Alan Redway was born in Wimbledon, England, on January 6, 1911. He received a classical education at Rutlish, a public school in Merton. On graduation, at the age of seventeen, he joined Barclays Bank where he worked until his retirement. During the Second World War, Redway served in the British Royal Engineers and Intelligence Corps in Karachi. Over the years, Redway continued to some extent with his father's business - the latter died when Alan was four years old, and his mother Agnes carried on the family business until her death in 1940. Redway began collecting Graham Greene first editions after the war, and although still a banker by profession, he devoted a great part of his life to writing a comprehensive bibliography of Greene's works.
The background to the bibliography is explained in a few key letters written by Alan Redway to Philip Stratford, editor of “The Portable Graham Greene,” and to Nicolas Barker; as well as a letter to Redway from John Bell of the Oxford University Press. Briefly, in 1949 Redway suggested to Greene his idea of writing a comprehensive bibliography which the latter approved. In 1953, Greene, who had heard about a similar project by Neil Brennan, professor of English at Villanova University, Pennsylvania, suggested a collaboration to which Redway readily agreed. At this time, it seems Rupert Hart-Davis, founder of the Soho Bibliography Series, was willing to publish an “interim” bibliography - Redway's work could not be included in the Soho series because at that time it only published posthumous bibliographies. A draft of the manuscript was eventually sent to John Hayward in 1956, then editor of “The Book Collector” (Nicolas Barker was to succeed him after his death in 1965), but was judged in need of much revision.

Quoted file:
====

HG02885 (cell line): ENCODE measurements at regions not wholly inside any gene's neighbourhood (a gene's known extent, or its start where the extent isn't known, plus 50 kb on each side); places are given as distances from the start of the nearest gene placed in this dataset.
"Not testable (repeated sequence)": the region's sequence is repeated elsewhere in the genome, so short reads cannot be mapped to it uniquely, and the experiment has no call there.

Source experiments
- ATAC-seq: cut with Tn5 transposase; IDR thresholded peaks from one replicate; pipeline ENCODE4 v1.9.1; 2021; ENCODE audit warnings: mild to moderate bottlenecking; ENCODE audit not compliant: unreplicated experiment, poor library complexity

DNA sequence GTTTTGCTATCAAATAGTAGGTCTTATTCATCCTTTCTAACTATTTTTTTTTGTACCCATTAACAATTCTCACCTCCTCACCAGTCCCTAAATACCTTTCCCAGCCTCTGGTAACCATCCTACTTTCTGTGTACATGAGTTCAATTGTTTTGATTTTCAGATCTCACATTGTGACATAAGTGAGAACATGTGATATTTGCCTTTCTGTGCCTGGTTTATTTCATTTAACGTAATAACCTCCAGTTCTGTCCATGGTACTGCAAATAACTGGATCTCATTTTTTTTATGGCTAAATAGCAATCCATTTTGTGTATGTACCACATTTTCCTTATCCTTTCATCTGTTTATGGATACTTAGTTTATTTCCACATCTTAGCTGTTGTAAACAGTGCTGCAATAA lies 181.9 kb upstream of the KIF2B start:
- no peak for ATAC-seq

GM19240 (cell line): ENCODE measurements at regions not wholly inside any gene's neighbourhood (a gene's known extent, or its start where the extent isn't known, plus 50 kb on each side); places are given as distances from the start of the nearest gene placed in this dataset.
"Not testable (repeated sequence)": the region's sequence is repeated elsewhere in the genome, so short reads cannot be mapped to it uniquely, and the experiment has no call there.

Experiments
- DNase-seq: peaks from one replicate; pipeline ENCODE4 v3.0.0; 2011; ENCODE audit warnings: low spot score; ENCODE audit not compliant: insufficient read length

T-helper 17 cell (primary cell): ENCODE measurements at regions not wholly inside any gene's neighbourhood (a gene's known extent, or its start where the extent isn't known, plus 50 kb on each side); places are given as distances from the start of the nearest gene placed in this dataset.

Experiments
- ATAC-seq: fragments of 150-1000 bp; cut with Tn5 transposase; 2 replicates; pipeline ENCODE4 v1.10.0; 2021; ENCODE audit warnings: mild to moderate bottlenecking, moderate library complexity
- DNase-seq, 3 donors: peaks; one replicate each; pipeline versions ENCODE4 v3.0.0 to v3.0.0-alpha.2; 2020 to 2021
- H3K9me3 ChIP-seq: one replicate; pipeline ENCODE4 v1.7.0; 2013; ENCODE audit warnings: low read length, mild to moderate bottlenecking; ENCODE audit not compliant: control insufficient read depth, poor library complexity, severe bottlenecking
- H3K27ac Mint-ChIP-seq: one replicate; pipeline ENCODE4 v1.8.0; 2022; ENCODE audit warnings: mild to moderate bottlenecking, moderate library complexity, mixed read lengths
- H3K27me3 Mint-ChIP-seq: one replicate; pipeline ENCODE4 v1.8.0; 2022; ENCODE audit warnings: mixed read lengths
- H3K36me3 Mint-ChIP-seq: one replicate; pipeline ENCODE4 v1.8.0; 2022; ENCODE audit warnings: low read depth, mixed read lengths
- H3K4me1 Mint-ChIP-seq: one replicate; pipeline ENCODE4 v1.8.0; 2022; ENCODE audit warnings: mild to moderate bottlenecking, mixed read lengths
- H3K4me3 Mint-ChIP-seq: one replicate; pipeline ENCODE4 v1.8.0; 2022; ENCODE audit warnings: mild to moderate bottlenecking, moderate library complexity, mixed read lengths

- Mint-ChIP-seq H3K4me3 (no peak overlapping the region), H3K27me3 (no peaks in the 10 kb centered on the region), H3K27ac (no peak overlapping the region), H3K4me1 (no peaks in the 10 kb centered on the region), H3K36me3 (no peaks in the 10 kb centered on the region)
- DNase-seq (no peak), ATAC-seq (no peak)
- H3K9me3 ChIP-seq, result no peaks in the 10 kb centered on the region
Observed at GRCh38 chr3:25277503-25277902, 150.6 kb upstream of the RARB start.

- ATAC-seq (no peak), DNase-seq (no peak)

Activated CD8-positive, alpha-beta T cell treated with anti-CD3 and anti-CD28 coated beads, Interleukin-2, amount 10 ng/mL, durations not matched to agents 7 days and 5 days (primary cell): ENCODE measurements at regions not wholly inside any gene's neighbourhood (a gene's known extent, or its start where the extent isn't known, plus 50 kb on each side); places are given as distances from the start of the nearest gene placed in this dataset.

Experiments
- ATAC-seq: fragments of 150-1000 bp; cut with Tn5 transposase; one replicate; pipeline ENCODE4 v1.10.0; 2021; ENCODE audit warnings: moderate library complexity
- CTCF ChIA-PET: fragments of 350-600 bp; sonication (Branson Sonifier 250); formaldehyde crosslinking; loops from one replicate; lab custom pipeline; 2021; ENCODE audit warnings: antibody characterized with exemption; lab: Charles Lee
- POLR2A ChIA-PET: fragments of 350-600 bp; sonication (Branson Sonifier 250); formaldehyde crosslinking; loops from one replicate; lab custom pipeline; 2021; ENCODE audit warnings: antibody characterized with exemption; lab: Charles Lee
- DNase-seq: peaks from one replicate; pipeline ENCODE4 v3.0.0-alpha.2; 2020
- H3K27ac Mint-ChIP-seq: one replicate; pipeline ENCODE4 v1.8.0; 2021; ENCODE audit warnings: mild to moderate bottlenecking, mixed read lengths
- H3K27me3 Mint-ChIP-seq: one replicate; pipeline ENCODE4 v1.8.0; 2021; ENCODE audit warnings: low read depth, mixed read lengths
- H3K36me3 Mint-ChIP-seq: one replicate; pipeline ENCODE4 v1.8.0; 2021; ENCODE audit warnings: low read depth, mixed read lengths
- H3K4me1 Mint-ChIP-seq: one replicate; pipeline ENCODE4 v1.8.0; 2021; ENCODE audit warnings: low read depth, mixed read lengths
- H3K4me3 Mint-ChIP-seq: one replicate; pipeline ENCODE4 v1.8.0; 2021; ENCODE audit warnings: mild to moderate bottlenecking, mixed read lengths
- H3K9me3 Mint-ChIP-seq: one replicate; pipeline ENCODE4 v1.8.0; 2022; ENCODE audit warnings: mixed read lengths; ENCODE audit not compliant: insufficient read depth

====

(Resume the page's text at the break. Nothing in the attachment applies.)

In 1961, Redway invited Cecil Woolf, a London bookseller, to be a third collaborator on the bibliography. It was hoped that Woolf would be able to help in the revision, especially in regard to the 'C' List; however this plan did not move forward. By 1978, the Soho Bibliography Series had begun to publish bibliographies of living authors, as well as having merged with Oxford University Press (OUP), with Nicolas Barker as general adviser. In a letter to Redway, John Bell, senior editor for the academic English and art publications of OUP, expressed interest in publishing the bibliography. In April 1980, a formal memorandum of agreement was signed by OUP, Redway and Brennan as coauthors, for the publication of “A Bibliography of Graham Greene.”